BRUSSELS, Belgium — Sometimes, a mere glimpse of a product's silhouette is enough to tell which designer or fashion house created it: the Chanel No 5 perfume bottle, the toe of a Berluti shoe, the unique shape of the Fendi baguette. Today, there is renewed interest in these kinds of classic products as shape and design have made a return in making a product desirable, especially now when consumers don't want their products to scream with logos and bling.
As they look for unbranded products that are recognisable for their design, this also raises the question of whether there is adequate legal protection for these more subtle indications of provenance. This will almost certainly reignite a debate for strong design right protection, but it might also mean that the shape of a product is worthy of trademark protection in and of itself.
The fashion industry is currently fighting two battles on the intellectual property front. The first is against counterfeiters exploiting trademarks and logos. The second, more complicated battle is against those not-so-imaginative designers from within the industry who are simply aping the designs of their peers. This second fight is the one that is most harmful to creativity, investment and reputation. The main weapon against knockoffs is design right protection, but this is not an option if the design isn't new. So, timeless products without obvious trademarks but which are instantly recognisable — think the classic Hermès Kelly bag — are in a sort-of legal limbo.
In the EU, it is in principle possible to protect a (three-dimensional) shape as a trademark. In practice, however, it has proven extremely difficult to convince courts that a shape has a sufficiently "distinctive character" to be registered. For many years, European courts have been of the opinion that consumers are not in the habit of making assumptions about the origin of products based on their shape. They argue that consumers need a sign or word element to make that connection.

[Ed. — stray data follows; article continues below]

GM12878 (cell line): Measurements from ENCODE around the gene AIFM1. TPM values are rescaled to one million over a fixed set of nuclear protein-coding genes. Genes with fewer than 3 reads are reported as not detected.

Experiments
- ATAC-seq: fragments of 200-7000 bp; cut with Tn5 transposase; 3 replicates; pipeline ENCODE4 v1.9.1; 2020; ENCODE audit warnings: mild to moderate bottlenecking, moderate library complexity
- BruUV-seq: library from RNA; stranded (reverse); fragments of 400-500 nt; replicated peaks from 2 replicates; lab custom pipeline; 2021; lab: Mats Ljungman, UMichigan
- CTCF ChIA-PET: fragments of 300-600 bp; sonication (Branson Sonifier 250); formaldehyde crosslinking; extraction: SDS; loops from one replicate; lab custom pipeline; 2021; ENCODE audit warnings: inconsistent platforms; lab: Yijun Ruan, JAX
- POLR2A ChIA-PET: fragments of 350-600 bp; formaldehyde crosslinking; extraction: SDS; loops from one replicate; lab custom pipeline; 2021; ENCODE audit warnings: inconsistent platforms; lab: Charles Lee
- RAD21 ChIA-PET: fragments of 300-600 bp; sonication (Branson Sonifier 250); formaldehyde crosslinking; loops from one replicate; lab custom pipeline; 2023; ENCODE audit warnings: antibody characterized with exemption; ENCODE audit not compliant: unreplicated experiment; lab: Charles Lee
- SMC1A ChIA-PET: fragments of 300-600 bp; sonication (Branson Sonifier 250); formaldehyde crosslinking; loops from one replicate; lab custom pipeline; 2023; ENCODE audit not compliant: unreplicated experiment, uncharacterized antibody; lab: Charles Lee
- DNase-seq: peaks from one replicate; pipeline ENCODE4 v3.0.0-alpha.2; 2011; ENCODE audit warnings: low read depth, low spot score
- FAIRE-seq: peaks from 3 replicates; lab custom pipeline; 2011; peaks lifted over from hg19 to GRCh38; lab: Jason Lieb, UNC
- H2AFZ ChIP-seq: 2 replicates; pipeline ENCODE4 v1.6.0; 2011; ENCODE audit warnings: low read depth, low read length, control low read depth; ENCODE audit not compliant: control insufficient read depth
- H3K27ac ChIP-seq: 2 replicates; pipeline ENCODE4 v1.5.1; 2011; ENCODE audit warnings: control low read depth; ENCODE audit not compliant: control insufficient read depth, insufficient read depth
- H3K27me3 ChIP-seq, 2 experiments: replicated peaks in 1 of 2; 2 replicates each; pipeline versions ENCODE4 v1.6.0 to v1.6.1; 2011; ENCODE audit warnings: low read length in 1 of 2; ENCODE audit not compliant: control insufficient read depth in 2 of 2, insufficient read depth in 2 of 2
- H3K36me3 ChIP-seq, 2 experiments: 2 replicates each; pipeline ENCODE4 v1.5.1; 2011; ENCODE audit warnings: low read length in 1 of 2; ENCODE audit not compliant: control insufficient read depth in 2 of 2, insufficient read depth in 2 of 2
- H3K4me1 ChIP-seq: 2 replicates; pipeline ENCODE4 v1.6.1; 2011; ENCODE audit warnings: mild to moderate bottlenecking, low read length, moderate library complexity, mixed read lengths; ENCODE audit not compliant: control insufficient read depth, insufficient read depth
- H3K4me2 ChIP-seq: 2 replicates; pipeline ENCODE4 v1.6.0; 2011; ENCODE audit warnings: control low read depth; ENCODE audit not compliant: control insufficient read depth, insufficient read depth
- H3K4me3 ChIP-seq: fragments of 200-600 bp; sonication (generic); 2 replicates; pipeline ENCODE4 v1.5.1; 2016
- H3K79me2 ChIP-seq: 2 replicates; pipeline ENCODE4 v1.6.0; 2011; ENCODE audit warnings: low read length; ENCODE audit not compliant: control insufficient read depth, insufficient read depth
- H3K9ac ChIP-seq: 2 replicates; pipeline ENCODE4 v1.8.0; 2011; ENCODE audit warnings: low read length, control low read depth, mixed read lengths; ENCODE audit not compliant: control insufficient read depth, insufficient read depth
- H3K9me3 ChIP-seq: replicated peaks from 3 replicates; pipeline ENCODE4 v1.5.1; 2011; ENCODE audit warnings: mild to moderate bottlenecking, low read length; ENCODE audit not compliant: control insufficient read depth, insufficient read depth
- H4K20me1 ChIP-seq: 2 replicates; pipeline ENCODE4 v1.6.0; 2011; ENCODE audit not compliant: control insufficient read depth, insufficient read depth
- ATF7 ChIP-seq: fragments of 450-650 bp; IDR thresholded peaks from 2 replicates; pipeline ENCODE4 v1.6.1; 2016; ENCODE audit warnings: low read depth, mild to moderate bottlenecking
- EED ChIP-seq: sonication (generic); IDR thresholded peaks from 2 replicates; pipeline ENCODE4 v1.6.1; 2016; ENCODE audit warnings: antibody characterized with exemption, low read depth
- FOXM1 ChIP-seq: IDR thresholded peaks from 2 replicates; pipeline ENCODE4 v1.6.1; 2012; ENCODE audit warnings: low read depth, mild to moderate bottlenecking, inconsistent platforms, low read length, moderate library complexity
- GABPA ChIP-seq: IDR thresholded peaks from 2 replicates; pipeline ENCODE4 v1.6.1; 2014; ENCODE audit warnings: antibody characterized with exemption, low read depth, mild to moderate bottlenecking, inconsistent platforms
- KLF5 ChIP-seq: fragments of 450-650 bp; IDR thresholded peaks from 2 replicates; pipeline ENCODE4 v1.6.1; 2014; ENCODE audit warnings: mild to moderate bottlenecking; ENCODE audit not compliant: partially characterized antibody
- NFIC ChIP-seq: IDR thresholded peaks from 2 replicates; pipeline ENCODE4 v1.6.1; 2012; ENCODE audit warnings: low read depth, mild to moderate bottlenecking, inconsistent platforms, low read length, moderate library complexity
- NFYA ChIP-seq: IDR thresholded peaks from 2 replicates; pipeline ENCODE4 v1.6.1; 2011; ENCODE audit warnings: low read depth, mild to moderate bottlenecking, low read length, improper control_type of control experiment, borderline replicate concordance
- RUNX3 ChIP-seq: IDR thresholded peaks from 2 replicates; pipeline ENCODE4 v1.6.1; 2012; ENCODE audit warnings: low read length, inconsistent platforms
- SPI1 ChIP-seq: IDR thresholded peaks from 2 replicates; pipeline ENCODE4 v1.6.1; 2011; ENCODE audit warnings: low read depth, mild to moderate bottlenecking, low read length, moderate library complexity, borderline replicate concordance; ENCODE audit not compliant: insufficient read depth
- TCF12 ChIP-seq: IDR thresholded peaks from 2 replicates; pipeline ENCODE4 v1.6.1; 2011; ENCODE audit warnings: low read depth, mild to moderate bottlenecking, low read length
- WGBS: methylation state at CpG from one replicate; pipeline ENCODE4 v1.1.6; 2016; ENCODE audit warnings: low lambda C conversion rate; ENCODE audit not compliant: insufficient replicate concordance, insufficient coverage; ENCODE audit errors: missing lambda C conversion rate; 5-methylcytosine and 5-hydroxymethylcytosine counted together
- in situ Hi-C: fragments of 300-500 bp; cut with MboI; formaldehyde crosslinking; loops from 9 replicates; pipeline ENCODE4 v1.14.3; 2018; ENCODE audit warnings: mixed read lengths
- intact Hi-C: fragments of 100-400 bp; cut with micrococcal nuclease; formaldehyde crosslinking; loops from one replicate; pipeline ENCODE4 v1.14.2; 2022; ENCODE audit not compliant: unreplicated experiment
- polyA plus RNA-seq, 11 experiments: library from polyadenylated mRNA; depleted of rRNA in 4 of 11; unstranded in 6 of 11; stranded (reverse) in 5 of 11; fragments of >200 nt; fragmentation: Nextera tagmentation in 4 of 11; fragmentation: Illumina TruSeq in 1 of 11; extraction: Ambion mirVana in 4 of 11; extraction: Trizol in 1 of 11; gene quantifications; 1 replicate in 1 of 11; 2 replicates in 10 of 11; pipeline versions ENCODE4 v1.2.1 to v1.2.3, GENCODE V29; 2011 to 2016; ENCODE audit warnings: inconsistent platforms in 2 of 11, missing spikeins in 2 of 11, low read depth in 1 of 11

Last week, an EU court restated this long-standing position in a case concerning the shape of the Bounty chocolate bar. The court's view is basically that the shape of a product must be more than a variant of a common shape of the type of product in question. Only then can it fulfill the function of a trademark indicating origin. Assessing whether that is the case should be done from the point of view of "the relevant public", described as the "average consumers of the products or services in question, who are reasonably well informed and reasonably observant and circumspect."
Still, a closer look at this general reasoning makes one wonder if we haven't actually arrived at a point where at least some consumer groups make the connection between a shape and a product's origin. While the shape of the Bounty bar might not be sufficiently distinctive for a trademark, the case of luxury products is fundamentally different. These are sophisticated products whose design is born of an intellectual process, tells a message and (if all goes well) transcends generations. What's more, the very essence of luxury products arguably creates a consumer group that is well above average when it comes to being informed, observant and circumspect about details, other brands and look-alikes.
If luxury consumers are willing to pay for quality in design and shape, shouldn't it be possible to protect the required and underlying investment and creativity?
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Hanne Melin is a competition and IP lawyer based in Brussels